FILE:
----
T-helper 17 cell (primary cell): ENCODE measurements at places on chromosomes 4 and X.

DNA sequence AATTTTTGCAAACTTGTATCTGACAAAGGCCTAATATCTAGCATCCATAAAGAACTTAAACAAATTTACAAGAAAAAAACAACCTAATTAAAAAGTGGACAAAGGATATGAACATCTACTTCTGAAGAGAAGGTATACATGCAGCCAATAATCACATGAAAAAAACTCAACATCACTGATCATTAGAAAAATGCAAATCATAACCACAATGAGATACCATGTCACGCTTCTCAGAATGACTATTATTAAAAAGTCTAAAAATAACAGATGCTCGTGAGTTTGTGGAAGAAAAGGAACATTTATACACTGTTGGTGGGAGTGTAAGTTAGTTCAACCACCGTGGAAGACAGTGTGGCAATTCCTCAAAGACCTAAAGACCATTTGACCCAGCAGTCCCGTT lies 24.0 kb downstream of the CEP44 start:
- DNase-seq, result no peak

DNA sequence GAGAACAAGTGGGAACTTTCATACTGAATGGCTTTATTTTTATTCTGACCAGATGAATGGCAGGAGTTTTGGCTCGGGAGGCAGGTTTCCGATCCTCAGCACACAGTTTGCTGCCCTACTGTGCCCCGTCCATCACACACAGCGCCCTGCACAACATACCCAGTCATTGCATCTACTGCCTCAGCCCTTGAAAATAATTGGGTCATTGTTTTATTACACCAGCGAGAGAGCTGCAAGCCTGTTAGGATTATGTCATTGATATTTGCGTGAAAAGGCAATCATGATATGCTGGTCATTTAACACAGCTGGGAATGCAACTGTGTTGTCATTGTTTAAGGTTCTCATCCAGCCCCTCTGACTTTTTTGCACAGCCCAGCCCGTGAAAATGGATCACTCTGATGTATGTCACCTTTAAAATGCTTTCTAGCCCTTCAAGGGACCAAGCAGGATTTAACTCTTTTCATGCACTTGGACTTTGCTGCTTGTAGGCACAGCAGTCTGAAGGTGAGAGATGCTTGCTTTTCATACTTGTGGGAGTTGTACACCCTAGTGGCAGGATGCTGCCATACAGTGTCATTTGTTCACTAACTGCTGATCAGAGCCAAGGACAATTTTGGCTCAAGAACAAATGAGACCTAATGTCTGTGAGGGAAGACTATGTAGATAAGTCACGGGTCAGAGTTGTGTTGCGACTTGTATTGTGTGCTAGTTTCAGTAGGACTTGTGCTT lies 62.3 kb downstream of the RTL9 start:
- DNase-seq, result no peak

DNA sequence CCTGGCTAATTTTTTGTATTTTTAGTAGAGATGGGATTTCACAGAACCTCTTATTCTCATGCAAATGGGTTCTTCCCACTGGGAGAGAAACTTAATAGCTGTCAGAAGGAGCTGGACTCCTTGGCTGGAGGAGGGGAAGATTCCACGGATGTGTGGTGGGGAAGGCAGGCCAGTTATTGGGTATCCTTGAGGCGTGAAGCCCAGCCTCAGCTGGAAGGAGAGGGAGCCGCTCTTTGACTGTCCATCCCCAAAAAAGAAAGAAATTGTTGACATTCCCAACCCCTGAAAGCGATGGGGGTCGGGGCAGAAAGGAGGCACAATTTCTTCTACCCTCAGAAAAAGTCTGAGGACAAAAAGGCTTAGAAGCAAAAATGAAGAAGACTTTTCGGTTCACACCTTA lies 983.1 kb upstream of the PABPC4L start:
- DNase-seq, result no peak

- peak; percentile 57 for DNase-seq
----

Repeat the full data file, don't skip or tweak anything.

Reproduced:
T-helper 17 cell (primary cell): ENCODE measurements at places on chromosomes 4 and X.

DNA sequence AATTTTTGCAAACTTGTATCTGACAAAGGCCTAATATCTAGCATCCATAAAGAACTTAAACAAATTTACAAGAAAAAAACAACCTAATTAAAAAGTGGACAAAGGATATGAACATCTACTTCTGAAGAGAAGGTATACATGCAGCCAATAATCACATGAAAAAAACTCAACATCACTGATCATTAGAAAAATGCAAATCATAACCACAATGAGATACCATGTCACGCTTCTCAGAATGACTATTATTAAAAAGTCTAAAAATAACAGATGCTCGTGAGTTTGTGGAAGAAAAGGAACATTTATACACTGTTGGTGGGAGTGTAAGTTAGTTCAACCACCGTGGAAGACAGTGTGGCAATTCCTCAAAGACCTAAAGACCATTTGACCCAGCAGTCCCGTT lies 24.0 kb downstream of the CEP44 start:
- DNase-seq, result no peak

DNA sequence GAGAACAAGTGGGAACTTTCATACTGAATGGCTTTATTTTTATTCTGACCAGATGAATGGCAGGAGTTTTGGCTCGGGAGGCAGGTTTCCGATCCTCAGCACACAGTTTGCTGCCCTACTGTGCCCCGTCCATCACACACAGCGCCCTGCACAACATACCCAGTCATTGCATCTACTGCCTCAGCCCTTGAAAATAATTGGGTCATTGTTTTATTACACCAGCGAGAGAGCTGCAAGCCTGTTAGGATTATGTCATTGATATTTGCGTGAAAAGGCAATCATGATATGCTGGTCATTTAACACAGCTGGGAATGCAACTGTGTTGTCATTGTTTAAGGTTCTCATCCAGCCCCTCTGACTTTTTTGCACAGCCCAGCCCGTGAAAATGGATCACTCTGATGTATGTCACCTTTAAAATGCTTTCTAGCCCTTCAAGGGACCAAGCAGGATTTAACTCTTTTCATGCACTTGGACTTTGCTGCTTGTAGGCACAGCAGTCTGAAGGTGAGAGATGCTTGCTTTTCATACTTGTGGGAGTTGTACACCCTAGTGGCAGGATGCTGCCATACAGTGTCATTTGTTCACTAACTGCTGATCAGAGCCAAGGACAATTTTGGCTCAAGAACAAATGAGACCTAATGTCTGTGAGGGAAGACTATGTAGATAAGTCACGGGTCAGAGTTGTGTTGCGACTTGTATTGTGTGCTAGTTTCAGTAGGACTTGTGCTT lies 62.3 kb downstream of the RTL9 start:
- DNase-seq, result no peak

DNA sequence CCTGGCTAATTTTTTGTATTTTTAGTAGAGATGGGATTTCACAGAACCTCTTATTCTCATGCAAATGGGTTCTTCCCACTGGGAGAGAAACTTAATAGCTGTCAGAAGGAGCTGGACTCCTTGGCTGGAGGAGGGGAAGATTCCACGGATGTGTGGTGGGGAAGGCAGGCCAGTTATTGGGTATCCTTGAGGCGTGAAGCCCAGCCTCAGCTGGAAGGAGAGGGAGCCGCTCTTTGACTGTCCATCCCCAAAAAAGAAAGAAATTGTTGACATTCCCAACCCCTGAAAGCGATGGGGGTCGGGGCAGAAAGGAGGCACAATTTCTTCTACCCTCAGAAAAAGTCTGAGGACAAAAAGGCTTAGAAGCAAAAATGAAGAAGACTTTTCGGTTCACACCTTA lies 983.1 kb upstream of the PABPC4L start:
- DNase-seq, result no peak

- peak; percentile 57 for DNase-seq